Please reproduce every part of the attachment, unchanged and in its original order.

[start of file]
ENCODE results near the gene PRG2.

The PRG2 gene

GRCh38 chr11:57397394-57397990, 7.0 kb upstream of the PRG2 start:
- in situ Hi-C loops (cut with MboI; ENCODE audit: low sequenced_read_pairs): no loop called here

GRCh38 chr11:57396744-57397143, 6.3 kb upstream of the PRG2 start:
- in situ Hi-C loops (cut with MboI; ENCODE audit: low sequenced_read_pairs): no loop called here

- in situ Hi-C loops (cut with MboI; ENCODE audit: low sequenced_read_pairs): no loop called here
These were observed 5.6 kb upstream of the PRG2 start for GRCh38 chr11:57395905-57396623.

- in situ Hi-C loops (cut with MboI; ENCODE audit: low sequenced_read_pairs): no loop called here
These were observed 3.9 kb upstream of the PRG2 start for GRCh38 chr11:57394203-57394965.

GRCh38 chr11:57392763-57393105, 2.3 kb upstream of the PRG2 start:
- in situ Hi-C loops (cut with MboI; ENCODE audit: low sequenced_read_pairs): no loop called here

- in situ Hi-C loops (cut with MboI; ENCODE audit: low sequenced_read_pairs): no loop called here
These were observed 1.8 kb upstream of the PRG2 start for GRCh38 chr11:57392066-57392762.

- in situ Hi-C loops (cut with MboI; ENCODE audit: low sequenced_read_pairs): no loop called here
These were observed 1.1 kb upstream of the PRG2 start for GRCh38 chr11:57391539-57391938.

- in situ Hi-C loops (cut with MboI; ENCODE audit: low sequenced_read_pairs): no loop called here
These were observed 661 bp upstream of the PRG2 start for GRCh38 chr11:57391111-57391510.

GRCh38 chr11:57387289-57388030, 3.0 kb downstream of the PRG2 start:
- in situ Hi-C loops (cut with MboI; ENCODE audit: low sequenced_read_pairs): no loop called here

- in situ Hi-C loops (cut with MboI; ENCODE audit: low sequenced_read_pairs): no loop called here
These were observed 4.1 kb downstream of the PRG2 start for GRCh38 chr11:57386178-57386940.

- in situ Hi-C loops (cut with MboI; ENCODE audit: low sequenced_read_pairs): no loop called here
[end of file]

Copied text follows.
ENCODE results near the gene PRG2.

The PRG2 gene

GRCh38 chr11:57397394-57397990, 7.0 kb upstream of the PRG2 start:
- in situ Hi-C loops (cut with MboI; ENCODE audit: low sequenced_read_pairs): no loop called here

GRCh38 chr11:57396744-57397143, 6.3 kb upstream of the PRG2 start:
- in situ Hi-C loops (cut with MboI; ENCODE audit: low sequenced_read_pairs): no loop called here

- in situ Hi-C loops (cut with MboI; ENCODE audit: low sequenced_read_pairs): no loop called here
These were observed 5.6 kb upstream of the PRG2 start for GRCh38 chr11:57395905-57396623.

- in situ Hi-C loops (cut with MboI; ENCODE audit: low sequenced_read_pairs): no loop called here
These were observed 3.9 kb upstream of the PRG2 start for GRCh38 chr11:57394203-57394965.

GRCh38 chr11:57392763-57393105, 2.3 kb upstream of the PRG2 start:
- in situ Hi-C loops (cut with MboI; ENCODE audit: low sequenced_read_pairs): no loop called here

- in situ Hi-C loops (cut with MboI; ENCODE audit: low sequenced_read_pairs): no loop called here
These were observed 1.8 kb upstream of the PRG2 start for GRCh38 chr11:57392066-57392762.

- in situ Hi-C loops (cut with MboI; ENCODE audit: low sequenced_read_pairs): no loop called here
These were observed 1.1 kb upstream of the PRG2 start for GRCh38 chr11:57391539-57391938.

- in situ Hi-C loops (cut with MboI; ENCODE audit: low sequenced_read_pairs): no loop called here
These were observed 661 bp upstream of the PRG2 start for GRCh38 chr11:57391111-57391510.

GRCh38 chr11:57387289-57388030, 3.0 kb downstream of the PRG2 start:
- in situ Hi-C loops (cut with MboI; ENCODE audit: low sequenced_read_pairs): no loop called here

- in situ Hi-C loops (cut with MboI; ENCODE audit: low sequenced_read_pairs): no loop called here
These were observed 4.1 kb downstream of the PRG2 start for GRCh38 chr11:57386178-57386940.

- in situ Hi-C loops (cut with MboI; ENCODE audit: low sequenced_read_pairs): no loop called here